A jury based trial in Bridgeport, Connecticut has concluded with a verdict in favor of the plaintiffs who have been awarded $2.5 million, reports ctlawtribune.com. The plaintiffs in the case are the estate of decedent Wesley Wirth. The defendants in the case are, namely, Connecticut Heart and Vascular Center, Kevin Lenhart and Charles Landau.

Broadly, the allegations in the lawsuit are against the hospital and the two doctors respectively. The plaintiffs alleged that the health care professionals failed to correctly diagnose a rather evident heart condition and subsequently caused the evitable death of Wesley Wirth. This is a form of hospital neglect in that right decisions were not made.

The 61 year old decedent made a living by working as a heating and air conditioning expert in the Stratford, a little town in Connecticut. He consulted doctors at Connecticut Heart and Vascular Centre back on May 12th, 2009. He complained about pain in the chest area which also exhibited in his left shoulder at times (a telltale sign of heart complications), nausea and dizziness, and informed the doctor that these were the major symptoms he experienced.

Why did the patient sign himself out?

According to the lawsuit drafted by the Wesley family’s medical malpractice attorney, the doctors at Connecticut Heart and Vascular Center ordered a chest x-ray and electrocardiogram. Both reports turned out normal. Wirth therefore signed himself out of the medical facility. However, the doctors while suggesting that he stayed on did not really attempt to stop him.

Medical malpractice and the legal proceedings in a work injury concept with a stethoscope and a judge gavel or mallet as a symbol of financial insurance law  issues in health care and medicine on white.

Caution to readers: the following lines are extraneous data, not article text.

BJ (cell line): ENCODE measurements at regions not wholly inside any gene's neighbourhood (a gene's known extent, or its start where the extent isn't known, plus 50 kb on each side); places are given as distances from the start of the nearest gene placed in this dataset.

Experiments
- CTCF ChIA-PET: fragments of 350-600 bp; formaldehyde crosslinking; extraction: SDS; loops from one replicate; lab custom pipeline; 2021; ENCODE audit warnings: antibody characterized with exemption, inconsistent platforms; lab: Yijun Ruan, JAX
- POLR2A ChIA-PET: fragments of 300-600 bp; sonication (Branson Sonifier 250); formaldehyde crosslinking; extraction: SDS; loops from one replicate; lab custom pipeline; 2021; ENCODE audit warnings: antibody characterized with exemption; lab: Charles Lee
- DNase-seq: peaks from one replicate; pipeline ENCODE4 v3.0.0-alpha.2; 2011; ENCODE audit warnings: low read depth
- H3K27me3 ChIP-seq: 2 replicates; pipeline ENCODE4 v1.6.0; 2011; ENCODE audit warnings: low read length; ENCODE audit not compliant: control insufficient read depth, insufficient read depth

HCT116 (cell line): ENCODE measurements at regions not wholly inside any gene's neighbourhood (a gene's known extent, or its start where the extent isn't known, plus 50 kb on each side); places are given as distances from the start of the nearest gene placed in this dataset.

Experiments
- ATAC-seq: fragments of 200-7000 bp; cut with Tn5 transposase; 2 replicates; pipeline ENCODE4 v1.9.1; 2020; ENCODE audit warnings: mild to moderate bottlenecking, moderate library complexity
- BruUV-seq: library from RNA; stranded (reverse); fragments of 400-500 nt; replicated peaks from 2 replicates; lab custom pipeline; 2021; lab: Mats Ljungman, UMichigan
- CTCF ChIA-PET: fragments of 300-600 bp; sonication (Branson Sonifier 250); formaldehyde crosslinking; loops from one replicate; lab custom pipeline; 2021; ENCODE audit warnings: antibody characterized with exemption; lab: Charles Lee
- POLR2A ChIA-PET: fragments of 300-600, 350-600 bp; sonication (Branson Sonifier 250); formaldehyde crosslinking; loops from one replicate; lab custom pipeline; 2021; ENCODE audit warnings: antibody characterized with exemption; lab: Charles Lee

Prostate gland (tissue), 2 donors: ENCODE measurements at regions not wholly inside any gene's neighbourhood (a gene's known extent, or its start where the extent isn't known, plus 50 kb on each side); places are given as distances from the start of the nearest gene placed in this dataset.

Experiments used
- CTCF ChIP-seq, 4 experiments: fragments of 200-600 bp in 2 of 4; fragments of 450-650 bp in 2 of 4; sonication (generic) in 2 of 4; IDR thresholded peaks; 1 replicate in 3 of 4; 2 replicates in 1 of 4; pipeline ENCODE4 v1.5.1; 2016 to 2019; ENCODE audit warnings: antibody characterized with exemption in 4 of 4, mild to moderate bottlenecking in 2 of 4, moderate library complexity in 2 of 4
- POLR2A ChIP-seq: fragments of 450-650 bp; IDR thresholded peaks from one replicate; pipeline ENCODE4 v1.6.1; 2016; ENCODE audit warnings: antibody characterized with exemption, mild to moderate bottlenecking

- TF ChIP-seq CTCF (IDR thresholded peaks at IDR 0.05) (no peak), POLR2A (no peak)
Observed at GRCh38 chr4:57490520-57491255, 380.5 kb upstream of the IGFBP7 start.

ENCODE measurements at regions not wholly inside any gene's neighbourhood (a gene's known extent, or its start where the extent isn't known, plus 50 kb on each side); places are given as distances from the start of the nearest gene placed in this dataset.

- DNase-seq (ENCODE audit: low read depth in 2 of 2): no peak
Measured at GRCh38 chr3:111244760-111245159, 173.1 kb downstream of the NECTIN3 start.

Doctors send ticking time bomb home

The very next day Wirth made his way back to Connecticut Heart and Vascular Center as the pain did not subside. They suggested yet another cardiogram. This time around, he was signed in as an in-patient at the facility and he continued to suffer from chest pain during this time. Defendant Kevin Lenhart evaluated him and prescribed a nuclear stress test to rule out the possibility of Ischemia out of the equation.

His electrocardiograms this time showcased evident abnormalities, which medical experts testified (during trial) were clear symptoms of imminent heart event. However, shockingly, doctors at the Heart specialty hospital blamed the chest pain and other symptoms Wirth exhibited on gastrointestinal complications like acid reflux and he was subsequently discharged from the facility and allowed to go home.

Wesley Wirth died an avoidable death

Tragically, on the 30th of March in 2009, Wirth was struck by a severe chest pain in the middle of the night and shortly after, he lost consciousness and became unresponsive. Hospital neglect or not, a person died. He was rushed to Griffin Hospital but passed away only a few moments after his arrival. An autopsy revealed that he had succumbed to a heart attack.

The medical malpractice attorneys who could have been found on the sterling legal website USAttorneys.com representing the plaintiffs in the case contended that had the doctors at Connecticut Heart and Vascular Center properly diagnosed the heart condition, Wirth’s death could have been averted. The attorneys argued that they could and should have prescribed a catheterization test and either placed a stent in his heart or ordered that he immediately undergo a bypass surgery accordingly.